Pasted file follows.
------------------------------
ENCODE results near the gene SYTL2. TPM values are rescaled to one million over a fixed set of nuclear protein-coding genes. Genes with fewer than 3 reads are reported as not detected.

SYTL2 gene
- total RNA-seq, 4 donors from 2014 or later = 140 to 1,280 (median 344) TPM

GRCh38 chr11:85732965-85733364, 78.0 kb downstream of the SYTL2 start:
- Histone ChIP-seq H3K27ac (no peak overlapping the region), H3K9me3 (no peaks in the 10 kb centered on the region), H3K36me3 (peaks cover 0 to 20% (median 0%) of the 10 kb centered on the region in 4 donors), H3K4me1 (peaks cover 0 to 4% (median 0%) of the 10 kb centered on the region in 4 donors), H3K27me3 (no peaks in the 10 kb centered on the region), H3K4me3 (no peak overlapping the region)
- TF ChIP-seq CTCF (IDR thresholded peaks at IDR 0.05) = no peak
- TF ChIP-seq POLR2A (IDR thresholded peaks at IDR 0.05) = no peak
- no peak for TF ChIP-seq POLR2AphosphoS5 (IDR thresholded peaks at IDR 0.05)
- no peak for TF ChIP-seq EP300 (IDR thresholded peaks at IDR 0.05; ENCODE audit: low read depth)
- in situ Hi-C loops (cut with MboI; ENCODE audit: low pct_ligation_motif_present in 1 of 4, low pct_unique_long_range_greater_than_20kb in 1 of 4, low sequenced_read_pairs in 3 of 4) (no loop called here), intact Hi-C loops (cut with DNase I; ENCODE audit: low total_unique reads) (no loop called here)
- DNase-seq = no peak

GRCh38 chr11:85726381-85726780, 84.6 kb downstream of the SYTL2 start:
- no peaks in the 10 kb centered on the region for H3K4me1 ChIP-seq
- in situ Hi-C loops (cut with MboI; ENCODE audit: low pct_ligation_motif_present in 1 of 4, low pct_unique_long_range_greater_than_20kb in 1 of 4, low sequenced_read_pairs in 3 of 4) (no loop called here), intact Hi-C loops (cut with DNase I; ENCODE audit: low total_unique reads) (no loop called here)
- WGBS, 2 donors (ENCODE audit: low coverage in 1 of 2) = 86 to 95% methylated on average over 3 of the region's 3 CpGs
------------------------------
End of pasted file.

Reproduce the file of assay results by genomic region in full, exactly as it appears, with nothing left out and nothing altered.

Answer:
ENCODE results near the gene SYTL2. TPM values are rescaled to one million over a fixed set of nuclear protein-coding genes. Genes with fewer than 3 reads are reported as not detected.

SYTL2 gene
- total RNA-seq, 4 donors from 2014 or later = 140 to 1,280 (median 344) TPM

GRCh38 chr11:85732965-85733364, 78.0 kb downstream of the SYTL2 start:
- Histone ChIP-seq H3K27ac (no peak overlapping the region), H3K9me3 (no peaks in the 10 kb centered on the region), H3K36me3 (peaks cover 0 to 20% (median 0%) of the 10 kb centered on the region in 4 donors), H3K4me1 (peaks cover 0 to 4% (median 0%) of the 10 kb centered on the region in 4 donors), H3K27me3 (no peaks in the 10 kb centered on the region), H3K4me3 (no peak overlapping the region)
- TF ChIP-seq CTCF (IDR thresholded peaks at IDR 0.05) = no peak
- TF ChIP-seq POLR2A (IDR thresholded peaks at IDR 0.05) = no peak
- no peak for TF ChIP-seq POLR2AphosphoS5 (IDR thresholded peaks at IDR 0.05)
- no peak for TF ChIP-seq EP300 (IDR thresholded peaks at IDR 0.05; ENCODE audit: low read depth)
- in situ Hi-C loops (cut with MboI; ENCODE audit: low pct_ligation_motif_present in 1 of 4, low pct_unique_long_range_greater_than_20kb in 1 of 4, low sequenced_read_pairs in 3 of 4) (no loop called here), intact Hi-C loops (cut with DNase I; ENCODE audit: low total_unique reads) (no loop called here)
- DNase-seq = no peak

GRCh38 chr11:85726381-85726780, 84.6 kb downstream of the SYTL2 start:
- no peaks in the 10 kb centered on the region for H3K4me1 ChIP-seq
- in situ Hi-C loops (cut with MboI; ENCODE audit: low pct_ligation_motif_present in 1 of 4, low pct_unique_long_range_greater_than_20kb in 1 of 4, low sequenced_read_pairs in 3 of 4) (no loop called here), intact Hi-C loops (cut with DNase I; ENCODE audit: low total_unique reads) (no loop called here)
- WGBS, 2 donors (ENCODE audit: low coverage in 1 of 2) = 86 to 95% methylated on average over 3 of the region's 3 CpGs